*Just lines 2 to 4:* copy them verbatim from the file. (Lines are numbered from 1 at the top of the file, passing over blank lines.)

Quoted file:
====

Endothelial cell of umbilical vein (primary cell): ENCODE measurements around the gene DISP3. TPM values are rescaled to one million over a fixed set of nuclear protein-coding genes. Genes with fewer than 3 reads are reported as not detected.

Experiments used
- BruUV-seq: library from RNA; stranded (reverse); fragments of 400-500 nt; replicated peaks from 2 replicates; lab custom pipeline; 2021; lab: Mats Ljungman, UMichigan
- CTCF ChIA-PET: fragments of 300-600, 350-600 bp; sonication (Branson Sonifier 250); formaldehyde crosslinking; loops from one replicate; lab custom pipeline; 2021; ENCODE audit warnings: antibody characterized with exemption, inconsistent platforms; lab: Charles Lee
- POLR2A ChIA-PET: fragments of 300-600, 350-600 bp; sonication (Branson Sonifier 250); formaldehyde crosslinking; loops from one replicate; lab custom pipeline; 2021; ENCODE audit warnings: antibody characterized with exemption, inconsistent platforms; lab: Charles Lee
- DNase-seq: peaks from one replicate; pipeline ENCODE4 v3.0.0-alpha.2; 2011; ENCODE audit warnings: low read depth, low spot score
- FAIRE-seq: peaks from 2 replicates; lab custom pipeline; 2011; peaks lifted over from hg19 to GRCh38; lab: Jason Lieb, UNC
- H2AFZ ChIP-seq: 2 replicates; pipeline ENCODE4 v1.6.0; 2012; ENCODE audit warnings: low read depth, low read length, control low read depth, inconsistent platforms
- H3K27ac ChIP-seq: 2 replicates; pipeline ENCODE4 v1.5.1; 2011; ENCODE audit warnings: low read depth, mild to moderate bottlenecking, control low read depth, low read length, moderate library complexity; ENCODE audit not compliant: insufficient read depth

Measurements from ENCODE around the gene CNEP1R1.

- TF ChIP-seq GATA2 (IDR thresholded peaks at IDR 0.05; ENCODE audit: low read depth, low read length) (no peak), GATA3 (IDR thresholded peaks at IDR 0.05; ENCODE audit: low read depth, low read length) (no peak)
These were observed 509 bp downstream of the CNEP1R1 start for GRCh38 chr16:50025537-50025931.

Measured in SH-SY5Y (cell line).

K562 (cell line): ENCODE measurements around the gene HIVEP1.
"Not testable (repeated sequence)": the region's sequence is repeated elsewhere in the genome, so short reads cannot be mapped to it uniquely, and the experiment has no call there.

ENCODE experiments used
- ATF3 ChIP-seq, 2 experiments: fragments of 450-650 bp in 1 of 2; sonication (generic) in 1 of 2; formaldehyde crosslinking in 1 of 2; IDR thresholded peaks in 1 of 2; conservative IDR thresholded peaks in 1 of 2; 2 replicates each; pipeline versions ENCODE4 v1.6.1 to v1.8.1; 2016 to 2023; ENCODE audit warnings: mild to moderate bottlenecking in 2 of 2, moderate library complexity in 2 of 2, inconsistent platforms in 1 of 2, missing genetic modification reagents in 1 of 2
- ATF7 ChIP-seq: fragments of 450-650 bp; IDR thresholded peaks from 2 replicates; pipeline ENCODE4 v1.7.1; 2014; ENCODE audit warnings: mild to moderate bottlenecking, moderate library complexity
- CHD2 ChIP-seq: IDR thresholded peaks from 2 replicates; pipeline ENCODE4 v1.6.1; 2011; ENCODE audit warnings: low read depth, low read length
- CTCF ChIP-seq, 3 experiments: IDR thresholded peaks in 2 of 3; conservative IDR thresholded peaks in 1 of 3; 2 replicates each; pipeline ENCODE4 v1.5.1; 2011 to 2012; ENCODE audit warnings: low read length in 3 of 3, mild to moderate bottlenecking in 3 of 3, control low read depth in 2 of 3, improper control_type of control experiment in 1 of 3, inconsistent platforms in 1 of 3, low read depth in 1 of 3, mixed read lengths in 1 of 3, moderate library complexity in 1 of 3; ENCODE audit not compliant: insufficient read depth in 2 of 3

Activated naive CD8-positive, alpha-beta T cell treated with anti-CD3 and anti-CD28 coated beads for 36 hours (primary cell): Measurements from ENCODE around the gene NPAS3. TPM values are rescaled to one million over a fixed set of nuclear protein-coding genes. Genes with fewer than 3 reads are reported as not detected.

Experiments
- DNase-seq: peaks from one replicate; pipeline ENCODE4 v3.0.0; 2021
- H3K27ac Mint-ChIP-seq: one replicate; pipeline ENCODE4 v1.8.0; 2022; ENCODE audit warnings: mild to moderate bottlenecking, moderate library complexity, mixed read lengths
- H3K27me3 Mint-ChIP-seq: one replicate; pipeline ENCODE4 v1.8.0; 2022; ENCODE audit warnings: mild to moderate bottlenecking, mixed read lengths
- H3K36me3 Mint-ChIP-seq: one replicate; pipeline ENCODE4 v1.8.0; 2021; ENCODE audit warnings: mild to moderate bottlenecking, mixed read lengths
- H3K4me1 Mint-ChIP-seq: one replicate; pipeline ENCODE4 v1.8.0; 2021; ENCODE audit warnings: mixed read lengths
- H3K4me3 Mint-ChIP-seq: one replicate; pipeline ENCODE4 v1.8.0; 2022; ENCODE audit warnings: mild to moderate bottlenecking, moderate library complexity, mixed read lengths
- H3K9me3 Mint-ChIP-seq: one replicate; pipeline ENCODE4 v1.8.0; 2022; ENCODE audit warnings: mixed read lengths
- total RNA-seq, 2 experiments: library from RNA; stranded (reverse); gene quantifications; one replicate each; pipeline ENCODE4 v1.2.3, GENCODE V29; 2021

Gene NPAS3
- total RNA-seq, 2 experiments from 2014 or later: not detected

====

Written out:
Experiments used
- BruUV-seq: library from RNA; stranded (reverse); fragments of 400-500 nt; replicated peaks from 2 replicates; lab custom pipeline; 2021; lab: Mats Ljungman, UMichigan
- CTCF ChIA-PET: fragments of 300-600, 350-600 bp; sonication (Branson Sonifier 250); formaldehyde crosslinking; loops from one replicate; lab custom pipeline; 2021; ENCODE audit warnings: antibody characterized with exemption, inconsistent platforms; lab: Charles Lee